Allowed Business Expenses: Learn From Other’s Mistakes

By Features FOXBusiness

Allowed business deductions are those that are “ordinary and necessary” to your trade or business. You can put quite a spin on this when determining what to write off. I hear it every day: “But I’ve got to have this for my business.” Sometimes it’s true, and sometimes it’s a far reach and I always admire those who can proffer an anticipated and outlandish deduction request with a straight face. When it comes to determining what will qualify as a valid write off, it’s important to understand the intent of the tax code.

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Personal expenses are not deductible. It would be nice to say that you need certain items in order to maintain a “professional appearance.” But beware: A recent court case: Hamper v. Comm’r, T.C. Summ. Op. 2011-17, says no way. TV news anchor, Anietra Hamper attempted to write off clothing, accessories, makeup, grooming supplies, contact lenses, and self-defense classes. But the court made the following determinations:

  1. Her clothing and accessories were suitable for general wear and therefore not deductible. Along with business suits and shoes, Hamper attempted to write off lingerie, bikini and thong underwear from Victoria’s Secret; I can see the judge rolling his eyes right now. Not even the business suits are deductible. Certain clothing is however. Purchase and maintenance of protective gear such as aprons, scrubs, coveralls, specialty shoes, and steel-toed boots are legitimate write offs. So are uniforms. If you emblazon your company name and logo on articles of clothing, you may write those off as advertising and promotion.
  2. Makeup and grooming supplies were considered personal expenses for the same reason: it was suitable for general wear. We should all be well-groomed. If, however, you are in a profession that requires special makeup and costumes – maybe you are a professional clown – then you would have a legitimate write off.
  3. Contact lenses cannot be deducted. Hamper claimed that she bought a separate set of lenses to read her work teleprompter. However, there was no proof that she needed a different prescription for work purposes. Of course, she would be allowed to take the cost of contact lenses and eye exams as a medical expense.
  4. The subscriptions she attempted to deduct were for general-interest magazines like Cosmopolitan, Glamour and Nickelodeon. Hamper claimed that she needed to stay abreast of current events but the judge rejected her selections. She would likely have no problem deducting these magazines as a business expense if she owned a hair salon.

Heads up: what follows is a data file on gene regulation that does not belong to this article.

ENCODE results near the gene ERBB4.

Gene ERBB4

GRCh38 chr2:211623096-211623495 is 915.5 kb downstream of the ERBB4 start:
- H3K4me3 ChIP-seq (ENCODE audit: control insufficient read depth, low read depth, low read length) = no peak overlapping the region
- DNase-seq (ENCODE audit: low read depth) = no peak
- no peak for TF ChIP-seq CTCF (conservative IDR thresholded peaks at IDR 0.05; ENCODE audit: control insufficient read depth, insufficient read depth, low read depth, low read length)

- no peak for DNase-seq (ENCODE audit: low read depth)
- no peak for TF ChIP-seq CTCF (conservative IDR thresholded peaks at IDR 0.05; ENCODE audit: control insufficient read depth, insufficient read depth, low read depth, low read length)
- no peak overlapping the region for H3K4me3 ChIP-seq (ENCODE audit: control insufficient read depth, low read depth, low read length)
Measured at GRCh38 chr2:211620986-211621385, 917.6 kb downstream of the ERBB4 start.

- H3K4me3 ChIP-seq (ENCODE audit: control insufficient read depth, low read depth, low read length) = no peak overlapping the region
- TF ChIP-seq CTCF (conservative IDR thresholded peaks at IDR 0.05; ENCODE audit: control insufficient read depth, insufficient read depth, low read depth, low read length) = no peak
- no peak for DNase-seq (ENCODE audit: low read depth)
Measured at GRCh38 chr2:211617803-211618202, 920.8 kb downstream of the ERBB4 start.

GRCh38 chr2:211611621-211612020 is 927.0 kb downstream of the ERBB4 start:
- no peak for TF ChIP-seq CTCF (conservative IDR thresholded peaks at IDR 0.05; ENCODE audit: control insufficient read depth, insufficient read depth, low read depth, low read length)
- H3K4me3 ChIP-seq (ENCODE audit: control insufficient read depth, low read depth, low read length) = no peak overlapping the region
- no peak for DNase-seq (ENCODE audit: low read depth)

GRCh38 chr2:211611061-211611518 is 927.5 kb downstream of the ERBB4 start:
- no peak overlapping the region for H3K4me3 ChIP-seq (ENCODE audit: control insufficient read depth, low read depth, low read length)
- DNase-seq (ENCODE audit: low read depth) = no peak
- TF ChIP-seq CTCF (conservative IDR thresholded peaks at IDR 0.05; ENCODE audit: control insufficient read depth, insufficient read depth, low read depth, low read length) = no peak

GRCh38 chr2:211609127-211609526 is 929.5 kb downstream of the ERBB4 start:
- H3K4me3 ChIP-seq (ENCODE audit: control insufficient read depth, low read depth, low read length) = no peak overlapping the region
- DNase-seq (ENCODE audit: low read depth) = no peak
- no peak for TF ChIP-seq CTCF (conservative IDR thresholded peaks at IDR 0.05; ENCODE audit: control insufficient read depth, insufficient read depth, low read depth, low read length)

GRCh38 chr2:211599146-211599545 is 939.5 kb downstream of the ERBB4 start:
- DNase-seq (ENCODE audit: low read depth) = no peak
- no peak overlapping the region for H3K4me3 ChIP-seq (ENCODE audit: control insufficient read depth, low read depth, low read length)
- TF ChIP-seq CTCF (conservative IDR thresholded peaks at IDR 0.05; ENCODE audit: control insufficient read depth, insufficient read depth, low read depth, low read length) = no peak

5. When it came to the self-defense classes, Hamper claimed that as a public figure, she’s affected by stalkers and the police advised her to learn to protect herself. That one might have slid by, but all she could come up with was a gym membership. She couldn’t prove she had actually taken self-defense classes. It was therefore decided the gym membership was to ensure her continuing good health, which is not even deductible as a medical expense.

Vehicle, cell phone, and meal and entertainment expenses were disallowed as well due to lack of documentation. Of all the audits I have been involved in, not a single client has maintained a vehicle log. But I have been able to push through this requirement to have a reasonable amount allowed by reconstructing the activity for the year. I don’t know a single business owner with the time--much less the inclination--to record each and every business mile traveled. What I suggest is that you record in your tax file the odometer reading at the beginning of the year and again at the end of the year. This way you have your total miles (personal and business) driven. It may then be a simple matter of using your appointment book, Mapquest, and best guesses to determine your deductible business miles. The IRS requires contemporaneous records and can ignore a reconstruction if they so desire. However, no auditor has turned away a reconstruction that I have offered.

When it comes to cell phone use, the IRS requires that you allocate personal from business and deduct only the business portion of the bill. Most billing companies no longer record each and every call on your cell phone bill. But if you download a three-month history, and make an allocation to keep in your tax file, that is acceptable to the IRS in the event of an audit.

Meals and entertainment is a favorite category for the IRS to audit. Most business owners do not know the rules and are shocked when they discover that much of their claimed expenses are disallowed. I urge you to check out my article about holiday entertaining:  Also check out IRS Publication 463 for more information on the rules.

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By the way, the court imposed accuracy-related penalties (those can be as high as 25%) on Hamper because it found no reasonable cause for her failure to understand the tax code. So check it out and save yourself some heartache.

Bonnie Lee is an Enrolled Agent admitted to practice and representing taxpayers in all fifty states at all levels within the Internal Revenue Service. She is the owner of Taxpertise in Sonoma, CA and the author of Entrepreneur Press book, “Taxpertise, The Complete Book of Dirty Little Secrets and Hidden Deductions for Small Business that the IRS Doesn't Want You to Know.” Follow Bonnie Lee on Twitter at BLTaxpertise and at Facebook

 

 

 

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